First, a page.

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Teen cancer patients may benefit from more support

Liza-Marie Johnson, MD

Liza-Marie Johnson, MD

Teens and young adults with cancer have experienced more death, particularly of friends, than their healthy peers. But recent St. Jude research shows that many of the patients rarely, if ever, talk about their losses.

Eighty percent of St. Jude patients surveyed in a recent study had experienced the death of a relative, friend or someone else. Sixty-one percent had experienced multiple losses through death. Thirty-seven percent of the patients had lost friends, with two-thirds related to cancer.

Researchers found that about a third of the patients had rarely or never talked to anyone else about their losses.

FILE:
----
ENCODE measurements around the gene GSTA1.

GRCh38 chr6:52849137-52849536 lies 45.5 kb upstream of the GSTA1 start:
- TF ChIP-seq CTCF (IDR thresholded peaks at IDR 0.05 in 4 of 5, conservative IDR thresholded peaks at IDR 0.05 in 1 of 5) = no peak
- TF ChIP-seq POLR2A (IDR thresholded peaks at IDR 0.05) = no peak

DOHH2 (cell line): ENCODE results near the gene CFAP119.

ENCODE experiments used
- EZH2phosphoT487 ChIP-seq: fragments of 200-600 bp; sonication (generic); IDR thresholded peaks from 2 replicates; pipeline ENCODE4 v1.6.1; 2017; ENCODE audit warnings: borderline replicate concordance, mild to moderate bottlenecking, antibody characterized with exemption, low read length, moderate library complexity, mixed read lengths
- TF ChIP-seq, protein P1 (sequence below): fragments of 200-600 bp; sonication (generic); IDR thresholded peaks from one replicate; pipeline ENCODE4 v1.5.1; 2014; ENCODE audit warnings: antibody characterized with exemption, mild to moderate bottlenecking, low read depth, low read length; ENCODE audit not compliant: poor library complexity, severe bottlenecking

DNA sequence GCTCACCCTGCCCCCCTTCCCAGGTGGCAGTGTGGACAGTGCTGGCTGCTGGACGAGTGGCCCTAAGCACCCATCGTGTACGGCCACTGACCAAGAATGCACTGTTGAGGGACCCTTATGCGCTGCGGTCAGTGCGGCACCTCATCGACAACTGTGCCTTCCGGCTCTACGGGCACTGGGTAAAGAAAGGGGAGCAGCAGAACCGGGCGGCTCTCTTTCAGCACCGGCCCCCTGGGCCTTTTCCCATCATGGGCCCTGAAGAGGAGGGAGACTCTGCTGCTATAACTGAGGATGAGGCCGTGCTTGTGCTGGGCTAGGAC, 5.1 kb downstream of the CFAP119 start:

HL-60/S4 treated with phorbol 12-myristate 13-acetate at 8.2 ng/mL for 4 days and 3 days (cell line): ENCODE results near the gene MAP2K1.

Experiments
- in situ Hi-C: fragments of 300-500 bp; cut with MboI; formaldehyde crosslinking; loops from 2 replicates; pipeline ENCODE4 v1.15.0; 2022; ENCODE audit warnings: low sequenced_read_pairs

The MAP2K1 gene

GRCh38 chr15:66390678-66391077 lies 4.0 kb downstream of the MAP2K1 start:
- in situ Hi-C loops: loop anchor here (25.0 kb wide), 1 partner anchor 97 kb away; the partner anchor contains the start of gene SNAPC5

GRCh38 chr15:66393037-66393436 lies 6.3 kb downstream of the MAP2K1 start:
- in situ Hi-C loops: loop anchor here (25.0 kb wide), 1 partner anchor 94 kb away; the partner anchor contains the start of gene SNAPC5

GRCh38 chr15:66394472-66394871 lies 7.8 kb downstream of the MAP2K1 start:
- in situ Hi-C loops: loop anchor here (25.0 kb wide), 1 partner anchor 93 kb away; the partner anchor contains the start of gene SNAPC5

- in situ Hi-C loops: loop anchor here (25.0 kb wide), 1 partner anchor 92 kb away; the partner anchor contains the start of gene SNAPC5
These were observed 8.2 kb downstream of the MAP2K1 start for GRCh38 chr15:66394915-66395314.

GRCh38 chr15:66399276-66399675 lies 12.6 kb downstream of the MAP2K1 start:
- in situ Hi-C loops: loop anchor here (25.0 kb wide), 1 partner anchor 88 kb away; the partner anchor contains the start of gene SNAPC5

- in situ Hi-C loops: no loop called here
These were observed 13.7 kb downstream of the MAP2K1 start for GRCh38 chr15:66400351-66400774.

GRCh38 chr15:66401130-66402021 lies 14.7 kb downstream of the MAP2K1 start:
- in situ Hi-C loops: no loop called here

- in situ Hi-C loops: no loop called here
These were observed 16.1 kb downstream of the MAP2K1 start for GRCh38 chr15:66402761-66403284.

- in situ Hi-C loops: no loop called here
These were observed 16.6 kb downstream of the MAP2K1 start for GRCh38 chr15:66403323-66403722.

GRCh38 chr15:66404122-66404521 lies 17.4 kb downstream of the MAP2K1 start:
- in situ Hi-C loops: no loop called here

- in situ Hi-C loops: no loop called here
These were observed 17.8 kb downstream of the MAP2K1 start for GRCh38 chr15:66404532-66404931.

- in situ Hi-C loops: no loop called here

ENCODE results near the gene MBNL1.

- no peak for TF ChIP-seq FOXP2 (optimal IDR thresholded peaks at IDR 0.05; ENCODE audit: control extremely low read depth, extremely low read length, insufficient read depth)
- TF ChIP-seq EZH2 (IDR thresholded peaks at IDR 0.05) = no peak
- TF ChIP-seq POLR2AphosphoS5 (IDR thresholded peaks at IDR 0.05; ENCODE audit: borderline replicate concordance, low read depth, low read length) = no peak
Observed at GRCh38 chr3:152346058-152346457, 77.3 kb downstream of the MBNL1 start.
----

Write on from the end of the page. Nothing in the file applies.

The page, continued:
“This private, often unrecognized grief may make it more difficult for patients to process or make meaning of a death,” said Liza-Marie Johnson, MD, of St. Jude Oncology. “It also leaves them at increased risk for depression, anxiety and other problems.”

Johnson said the results highlight the need for long-term studies to understand and support adolescents and young adults who are going through bereavement while coping with life-threatening illnesses.

A report on this research appeared in the journal PLOS One.

Blog: When friends die: Helping teen cancer patients navigate loss

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